ATLANTA — The Georgia Department of Public Health is changing a policy that led to the destruction of infant formula that was unopened and unexpired.
The policy involved formula or WIC-eligible nutritionals that were returned to WIC clinics. The previous policy required the clinics to throw out returned formula, even if it was unopened and unexpired.
The DPH sent a memo Friday updating the policy for returned formulas. The new policy allows WIC clinics to donate any unopened and unexpired to community food banks.
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The previous policy was in line with a 2019 recommendation from the United States Department of Agriculture to dispose of returned WIC infant formula to ensure safety. The recommendation states the formula “may have been inappropriately stored (e.g., exposed to extremely high temperatures), may be past its use-by-date, or subjected to tampering (e.g., labels or use-by dates changed). Some of these conditions can cause products to lose nutrients, impact the product’s safety, and potentially threaten the health of recipients.”
“Georgia WIC is working daily to identify and provide options for parents in search of formula,” said Georgia Department of Public Health Director of Communications Nancy Nydam. “Among those, was the change to the policy about donating formula to community food banks. After consulting with USDA FNS, Georgia WIC updated its policy to require that WIC clinics donate returned formula (as long as it is not expired, damaged or otherwise unsuitable for donation) to a community food program.”
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At least two other states made similar decisions to allow for the donations to community food banks, according to Nydam. Georgia and the rest of the nation are experiencing a formula shortage.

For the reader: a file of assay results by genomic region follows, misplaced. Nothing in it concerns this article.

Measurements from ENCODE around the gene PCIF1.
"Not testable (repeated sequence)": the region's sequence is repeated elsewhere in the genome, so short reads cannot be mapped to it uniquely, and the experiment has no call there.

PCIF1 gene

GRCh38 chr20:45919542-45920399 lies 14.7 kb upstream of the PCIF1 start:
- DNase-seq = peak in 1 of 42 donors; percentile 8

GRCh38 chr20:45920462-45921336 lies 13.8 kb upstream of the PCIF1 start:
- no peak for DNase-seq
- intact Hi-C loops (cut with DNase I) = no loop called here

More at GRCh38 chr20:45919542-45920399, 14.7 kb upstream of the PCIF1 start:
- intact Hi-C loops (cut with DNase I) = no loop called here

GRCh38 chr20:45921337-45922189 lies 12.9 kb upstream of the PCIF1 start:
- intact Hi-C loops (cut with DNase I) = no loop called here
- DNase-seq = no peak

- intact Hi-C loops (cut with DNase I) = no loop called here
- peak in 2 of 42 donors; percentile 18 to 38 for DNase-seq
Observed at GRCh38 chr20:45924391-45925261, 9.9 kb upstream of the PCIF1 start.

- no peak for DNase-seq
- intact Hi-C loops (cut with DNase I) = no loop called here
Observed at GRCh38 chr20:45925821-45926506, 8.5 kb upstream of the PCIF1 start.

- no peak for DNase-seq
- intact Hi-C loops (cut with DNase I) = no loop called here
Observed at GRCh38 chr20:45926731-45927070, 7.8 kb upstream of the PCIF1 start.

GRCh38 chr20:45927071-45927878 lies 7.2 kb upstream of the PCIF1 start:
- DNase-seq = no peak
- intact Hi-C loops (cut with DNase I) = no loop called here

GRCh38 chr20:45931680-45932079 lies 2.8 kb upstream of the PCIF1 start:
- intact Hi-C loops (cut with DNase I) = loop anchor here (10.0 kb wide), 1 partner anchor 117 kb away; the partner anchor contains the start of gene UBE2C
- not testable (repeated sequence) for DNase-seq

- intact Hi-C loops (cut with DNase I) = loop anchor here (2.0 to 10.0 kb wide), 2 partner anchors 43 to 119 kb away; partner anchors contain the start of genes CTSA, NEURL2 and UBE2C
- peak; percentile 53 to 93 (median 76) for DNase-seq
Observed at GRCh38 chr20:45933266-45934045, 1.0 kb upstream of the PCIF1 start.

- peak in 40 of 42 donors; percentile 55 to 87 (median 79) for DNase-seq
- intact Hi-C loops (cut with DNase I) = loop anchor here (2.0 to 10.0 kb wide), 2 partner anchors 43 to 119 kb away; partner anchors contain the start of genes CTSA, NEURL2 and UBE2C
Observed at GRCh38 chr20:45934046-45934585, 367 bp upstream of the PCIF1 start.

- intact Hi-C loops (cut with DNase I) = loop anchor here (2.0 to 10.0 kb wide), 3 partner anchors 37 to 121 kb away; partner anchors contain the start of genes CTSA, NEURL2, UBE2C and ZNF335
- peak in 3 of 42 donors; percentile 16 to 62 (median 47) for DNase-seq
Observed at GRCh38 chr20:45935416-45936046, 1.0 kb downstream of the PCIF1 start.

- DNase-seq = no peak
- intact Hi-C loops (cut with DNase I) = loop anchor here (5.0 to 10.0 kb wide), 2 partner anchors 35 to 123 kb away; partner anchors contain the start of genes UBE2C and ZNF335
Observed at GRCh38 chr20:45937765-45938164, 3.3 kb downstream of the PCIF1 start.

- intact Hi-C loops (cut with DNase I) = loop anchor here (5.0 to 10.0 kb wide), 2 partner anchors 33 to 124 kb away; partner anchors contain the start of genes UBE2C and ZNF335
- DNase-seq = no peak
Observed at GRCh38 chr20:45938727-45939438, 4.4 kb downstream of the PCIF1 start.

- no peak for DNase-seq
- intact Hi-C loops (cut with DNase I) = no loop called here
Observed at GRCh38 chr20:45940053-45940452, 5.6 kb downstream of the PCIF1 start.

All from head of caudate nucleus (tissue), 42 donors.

Georgia WIC has taken other actions including implementing approved waivers to allow Georgia WIC participants to receive alternate container sizes, different forms of formula like ready to feed, and non-contract brands of formula without a previously required doctors note, according to Nydam.
Channel 2 Consumer Investigator Justin Gray discovered the shortage is not just about supply chain issues or inflation, its about a limited market in which one major producer shut down production.
Nearly all formula in the United States comes from just three manufacturers. Part of that is because each state’s WIC program, which pays for low income families’ formula, signs an exclusive contract with just one company.
Georgia families can just use Enfamil.
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In February, formula giant Abbott shut down production at its Michigan factory because of dangerous bacterial contamination discovered in the formula production areas between January and March. That one plant shutting down in a limited formula market has spurred the nationwide shortage.
In a news release sent May 16, Abbott agreed to restart the factory within two weeks after reaching an agreement with the Food and Drug Administration.
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